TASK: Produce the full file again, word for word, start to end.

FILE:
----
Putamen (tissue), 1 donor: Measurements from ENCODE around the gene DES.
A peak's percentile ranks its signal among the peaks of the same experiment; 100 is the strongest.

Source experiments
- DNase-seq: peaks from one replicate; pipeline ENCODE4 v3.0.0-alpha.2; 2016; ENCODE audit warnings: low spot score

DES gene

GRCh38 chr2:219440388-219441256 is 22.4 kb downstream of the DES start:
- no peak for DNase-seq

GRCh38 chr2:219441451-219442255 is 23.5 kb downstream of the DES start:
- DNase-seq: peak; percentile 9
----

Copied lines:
Putamen (tissue), 1 donor: Measurements from ENCODE around the gene DES.
A peak's percentile ranks its signal among the peaks of the same experiment; 100 is the strongest.

Source experiments
- DNase-seq: peaks from one replicate; pipeline ENCODE4 v3.0.0-alpha.2; 2016; ENCODE audit warnings: low spot score

DES gene

GRCh38 chr2:219440388-219441256 is 22.4 kb downstream of the DES start:
- no peak for DNase-seq

GRCh38 chr2:219441451-219442255 is 23.5 kb downstream of the DES start:
- DNase-seq: peak; percentile 9